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Tuesday, May 07, 2013
HDD vs. SSD: The Battle for PC Storage Supremacy Continues


Hard disk drives (HDD) for PCs will continue to face declining shipments this year while rival solid state drives (SSD) in computers exert pressure on their much bigger competitors with outsized triple-digit growth, according to an IHS iSuppli report.

PC HDD shipments in 2013 are forecast to decline to 436.9 million units, down 8 percent from 475.4 million last year. In comparison, SSD shipments in PCs will jump to 68.9 million units, up a resounding 122 percent from 31.1 million. The inimical decline vs. growth pattern between the two segments will continue next year and in the years ahead, as shown in Figure xx. From 2012 to 2017, the compound annual growth rate for PC HDD shipments will be in negative territory at -2.9 percent, while that for PC SSDs comes out to an enviable 48.0 percent.

The HDD industry is suffering the multilayered effects of a depressed market, resulting from a weak global economy, upgrades not being made for desktop and notebook PCs alike as replacement cycles get extended, and cannibalization by flashier devices like mobile handsets and tablets. HDD revenue is expected to reach $26.4 billion in 2013, down from last year's record of $30.6 billion that resulted mainly from higher average selling prices after the devastating floods in Thailand.

Meanwhile the SSD space has been extremely competitive, closing out last year on record-high revenue and with the vigorous enterprise SSD segment enjoying dramatic expansion. The fourth quarter last year was a particularly strong period for computer-related SSDs with shipments of 12 million units, boosting year-end revenue to $6.8 billion. By 2017, PC SSD industry revenue of $22.6 billion will come close to narrowing the gap with PC HDD revenue of $23.5 billion. The SSD space includes the cache SSD segment where NAND flash is used alongside a hard disk drive, as well as a separate segment in which NAND flash is embedded on top of an HDD in an integrated, hybrid form factor.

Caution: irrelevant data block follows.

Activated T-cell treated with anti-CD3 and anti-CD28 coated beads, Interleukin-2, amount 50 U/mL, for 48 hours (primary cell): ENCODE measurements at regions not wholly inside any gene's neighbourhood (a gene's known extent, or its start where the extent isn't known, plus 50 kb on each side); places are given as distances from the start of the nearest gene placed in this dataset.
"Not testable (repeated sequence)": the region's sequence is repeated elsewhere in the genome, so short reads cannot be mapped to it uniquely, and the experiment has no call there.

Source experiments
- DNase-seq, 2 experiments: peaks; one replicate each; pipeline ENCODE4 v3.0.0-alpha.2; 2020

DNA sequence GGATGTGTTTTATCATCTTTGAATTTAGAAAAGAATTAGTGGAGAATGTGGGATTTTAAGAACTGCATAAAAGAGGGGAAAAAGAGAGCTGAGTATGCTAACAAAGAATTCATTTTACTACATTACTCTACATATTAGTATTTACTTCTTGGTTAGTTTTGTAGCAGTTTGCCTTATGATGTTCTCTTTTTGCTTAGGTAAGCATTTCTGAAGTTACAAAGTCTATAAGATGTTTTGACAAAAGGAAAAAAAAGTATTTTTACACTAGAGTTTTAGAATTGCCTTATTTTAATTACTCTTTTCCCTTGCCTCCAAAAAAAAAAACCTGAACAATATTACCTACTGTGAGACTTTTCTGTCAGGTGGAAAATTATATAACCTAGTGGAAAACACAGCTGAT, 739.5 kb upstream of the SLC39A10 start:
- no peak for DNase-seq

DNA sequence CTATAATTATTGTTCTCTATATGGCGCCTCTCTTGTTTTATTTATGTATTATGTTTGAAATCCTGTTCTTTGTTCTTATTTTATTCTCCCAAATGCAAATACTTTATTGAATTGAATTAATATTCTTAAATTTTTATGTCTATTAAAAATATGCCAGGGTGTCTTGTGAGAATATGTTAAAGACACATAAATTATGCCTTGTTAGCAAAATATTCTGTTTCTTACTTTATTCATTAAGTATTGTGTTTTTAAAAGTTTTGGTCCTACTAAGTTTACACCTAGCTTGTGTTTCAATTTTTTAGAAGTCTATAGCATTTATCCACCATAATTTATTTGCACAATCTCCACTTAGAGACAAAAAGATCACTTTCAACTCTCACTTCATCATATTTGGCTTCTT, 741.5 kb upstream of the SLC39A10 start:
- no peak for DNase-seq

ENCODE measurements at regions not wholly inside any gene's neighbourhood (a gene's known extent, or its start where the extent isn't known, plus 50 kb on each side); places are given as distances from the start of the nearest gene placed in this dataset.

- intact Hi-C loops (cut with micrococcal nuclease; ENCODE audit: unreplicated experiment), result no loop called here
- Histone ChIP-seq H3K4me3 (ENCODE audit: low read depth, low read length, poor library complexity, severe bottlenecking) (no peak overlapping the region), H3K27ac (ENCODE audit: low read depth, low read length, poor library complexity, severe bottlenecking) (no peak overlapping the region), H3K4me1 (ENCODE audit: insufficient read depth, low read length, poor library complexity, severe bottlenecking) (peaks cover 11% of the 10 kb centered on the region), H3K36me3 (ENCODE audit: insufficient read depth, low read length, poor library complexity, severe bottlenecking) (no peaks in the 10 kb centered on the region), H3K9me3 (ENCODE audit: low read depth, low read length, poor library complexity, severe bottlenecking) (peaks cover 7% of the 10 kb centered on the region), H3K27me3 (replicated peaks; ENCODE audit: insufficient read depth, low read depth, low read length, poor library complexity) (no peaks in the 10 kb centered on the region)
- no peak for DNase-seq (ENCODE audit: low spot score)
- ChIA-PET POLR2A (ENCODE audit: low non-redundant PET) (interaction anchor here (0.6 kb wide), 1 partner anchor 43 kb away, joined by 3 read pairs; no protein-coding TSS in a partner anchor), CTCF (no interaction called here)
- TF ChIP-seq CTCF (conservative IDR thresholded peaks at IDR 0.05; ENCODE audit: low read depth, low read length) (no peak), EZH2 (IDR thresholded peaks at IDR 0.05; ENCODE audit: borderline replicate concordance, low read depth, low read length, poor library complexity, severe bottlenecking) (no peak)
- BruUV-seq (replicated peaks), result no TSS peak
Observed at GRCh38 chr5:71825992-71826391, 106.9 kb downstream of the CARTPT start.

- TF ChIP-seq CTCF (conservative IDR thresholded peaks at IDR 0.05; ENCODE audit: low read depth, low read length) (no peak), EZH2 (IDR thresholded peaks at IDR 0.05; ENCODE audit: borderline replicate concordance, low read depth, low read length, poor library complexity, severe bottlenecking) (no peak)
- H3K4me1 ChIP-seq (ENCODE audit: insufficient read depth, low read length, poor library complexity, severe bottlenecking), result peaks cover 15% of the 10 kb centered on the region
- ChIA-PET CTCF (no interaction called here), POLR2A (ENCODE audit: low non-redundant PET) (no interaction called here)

Contending segments enjoy their own advantages

Even so, the HDD industry can look to several ongoing and forthcoming positive developments.

Despite the rapid adoption of SSDs, hard disk drives will continue to dominate the overall storage market because of their cost advantage on higher densities and dollars-per-gigabyte pricing. HDD shipments also will gradually pick up in the second half this year as Windows 8 and Ultrabooks gain traction among consumers, after failing to perform as expected upon launch last year.

In the HDD enterprise segment, competition is set to heat up as archrivals Western Digital and Seagate Technology contend for leadership, and Western Digital is expected to launch a 5-terabyte HDD sporting the new helium technology for higher disk capacity and lower power consumption. Other new HDD technologies are on the horizon as well, including nearline and hybrid hard disk drives.

HDDs also will continue to play a major role in cloud storage, remaining the final destination for the majority of digital content.

For SSDs, Ultrabooks and other similarly built ultrathin notebook PCs will continue to be a major theme in growth this year, especially as Intel?s upcoming Haswell processors bring about a robust combination of performance and efficiency for the superthin computers. Combined with popular touch-screen and convertible form factors, Ultrabooks are likely to become more compelling as the machines attempt to lure consumers away from smartphones and tablets. For PC makers, lower NAND flash pricing and increased SSD utilization will be keys to growing SSD volume.

While HDDs retain dominance despite declining shipments and SSDs maintain impressive growth momentum, a third segment of the storage industry is mired in poor results and deteriorating prospects. Optical disk drives (ODD), used for playing CDs and DVDs in PCs, continue to worsen on both shipment and revenue terms. ODD shipments this year will amount to 262.6 million units, down from 287.4 million in 2012; while revenue will slip to $7.4 billion from $8.6 billion. By 2017, ODD shipments will shrink a further 100,000 units compared to 2012 levels, and revenue will reduce by half.


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